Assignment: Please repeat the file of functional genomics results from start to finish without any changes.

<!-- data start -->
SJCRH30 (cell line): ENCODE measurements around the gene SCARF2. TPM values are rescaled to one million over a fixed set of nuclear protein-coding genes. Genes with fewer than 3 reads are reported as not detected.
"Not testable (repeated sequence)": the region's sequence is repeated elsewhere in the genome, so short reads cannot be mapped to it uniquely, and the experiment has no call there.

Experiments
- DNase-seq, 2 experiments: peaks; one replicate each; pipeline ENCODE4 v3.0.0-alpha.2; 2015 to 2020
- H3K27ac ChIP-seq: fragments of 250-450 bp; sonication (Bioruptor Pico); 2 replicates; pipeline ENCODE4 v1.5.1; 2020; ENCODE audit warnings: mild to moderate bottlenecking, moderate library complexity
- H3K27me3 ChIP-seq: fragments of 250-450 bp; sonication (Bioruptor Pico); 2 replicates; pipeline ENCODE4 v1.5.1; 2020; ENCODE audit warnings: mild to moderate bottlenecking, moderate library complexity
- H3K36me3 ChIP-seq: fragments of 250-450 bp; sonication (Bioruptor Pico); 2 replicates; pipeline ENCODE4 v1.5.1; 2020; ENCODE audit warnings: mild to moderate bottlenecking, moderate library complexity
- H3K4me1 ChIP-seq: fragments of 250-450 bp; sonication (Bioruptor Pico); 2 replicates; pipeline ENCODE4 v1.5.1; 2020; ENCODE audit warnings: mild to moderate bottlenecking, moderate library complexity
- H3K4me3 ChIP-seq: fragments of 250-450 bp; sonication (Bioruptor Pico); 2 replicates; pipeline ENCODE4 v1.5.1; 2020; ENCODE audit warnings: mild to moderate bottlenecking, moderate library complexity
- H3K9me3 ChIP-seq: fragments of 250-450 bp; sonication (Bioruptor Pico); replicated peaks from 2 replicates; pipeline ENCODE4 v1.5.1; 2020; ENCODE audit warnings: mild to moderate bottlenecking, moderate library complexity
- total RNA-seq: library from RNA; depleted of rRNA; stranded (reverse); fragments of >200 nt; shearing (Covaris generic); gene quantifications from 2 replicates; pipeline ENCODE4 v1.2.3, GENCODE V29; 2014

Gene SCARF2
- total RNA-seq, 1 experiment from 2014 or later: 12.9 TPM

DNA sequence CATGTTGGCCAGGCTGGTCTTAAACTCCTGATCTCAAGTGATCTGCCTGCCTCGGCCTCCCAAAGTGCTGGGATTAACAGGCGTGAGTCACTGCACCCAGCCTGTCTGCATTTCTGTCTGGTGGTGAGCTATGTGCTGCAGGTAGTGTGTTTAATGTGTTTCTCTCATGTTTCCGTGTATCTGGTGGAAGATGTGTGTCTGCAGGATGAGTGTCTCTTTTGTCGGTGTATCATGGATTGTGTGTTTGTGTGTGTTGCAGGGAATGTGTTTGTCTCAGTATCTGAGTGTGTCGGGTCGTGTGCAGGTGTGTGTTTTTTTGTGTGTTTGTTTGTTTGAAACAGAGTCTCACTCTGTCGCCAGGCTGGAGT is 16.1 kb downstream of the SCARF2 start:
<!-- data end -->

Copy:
SJCRH30 (cell line): ENCODE measurements around the gene SCARF2. TPM values are rescaled to one million over a fixed set of nuclear protein-coding genes. Genes with fewer than 3 reads are reported as not detected.
"Not testable (repeated sequence)": the region's sequence is repeated elsewhere in the genome, so short reads cannot be mapped to it uniquely, and the experiment has no call there.

Experiments
- DNase-seq, 2 experiments: peaks; one replicate each; pipeline ENCODE4 v3.0.0-alpha.2; 2015 to 2020
- H3K27ac ChIP-seq: fragments of 250-450 bp; sonication (Bioruptor Pico); 2 replicates; pipeline ENCODE4 v1.5.1; 2020; ENCODE audit warnings: mild to moderate bottlenecking, moderate library complexity
- H3K27me3 ChIP-seq: fragments of 250-450 bp; sonication (Bioruptor Pico); 2 replicates; pipeline ENCODE4 v1.5.1; 2020; ENCODE audit warnings: mild to moderate bottlenecking, moderate library complexity
- H3K36me3 ChIP-seq: fragments of 250-450 bp; sonication (Bioruptor Pico); 2 replicates; pipeline ENCODE4 v1.5.1; 2020; ENCODE audit warnings: mild to moderate bottlenecking, moderate library complexity
- H3K4me1 ChIP-seq: fragments of 250-450 bp; sonication (Bioruptor Pico); 2 replicates; pipeline ENCODE4 v1.5.1; 2020; ENCODE audit warnings: mild to moderate bottlenecking, moderate library complexity
- H3K4me3 ChIP-seq: fragments of 250-450 bp; sonication (Bioruptor Pico); 2 replicates; pipeline ENCODE4 v1.5.1; 2020; ENCODE audit warnings: mild to moderate bottlenecking, moderate library complexity
- H3K9me3 ChIP-seq: fragments of 250-450 bp; sonication (Bioruptor Pico); replicated peaks from 2 replicates; pipeline ENCODE4 v1.5.1; 2020; ENCODE audit warnings: mild to moderate bottlenecking, moderate library complexity
- total RNA-seq: library from RNA; depleted of rRNA; stranded (reverse); fragments of >200 nt; shearing (Covaris generic); gene quantifications from 2 replicates; pipeline ENCODE4 v1.2.3, GENCODE V29; 2014

Gene SCARF2
- total RNA-seq, 1 experiment from 2014 or later: 12.9 TPM

DNA sequence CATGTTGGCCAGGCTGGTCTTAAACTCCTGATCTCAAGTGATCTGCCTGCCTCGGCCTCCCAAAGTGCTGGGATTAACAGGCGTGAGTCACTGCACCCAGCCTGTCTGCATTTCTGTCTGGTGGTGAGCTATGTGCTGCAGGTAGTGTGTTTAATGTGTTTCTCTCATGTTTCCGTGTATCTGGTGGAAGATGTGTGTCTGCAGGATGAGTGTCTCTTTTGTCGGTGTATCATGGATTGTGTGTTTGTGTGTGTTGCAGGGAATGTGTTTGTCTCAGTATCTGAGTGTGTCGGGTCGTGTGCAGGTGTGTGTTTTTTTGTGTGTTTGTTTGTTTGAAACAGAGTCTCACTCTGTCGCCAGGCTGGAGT is 16.1 kb downstream of the SCARF2 start: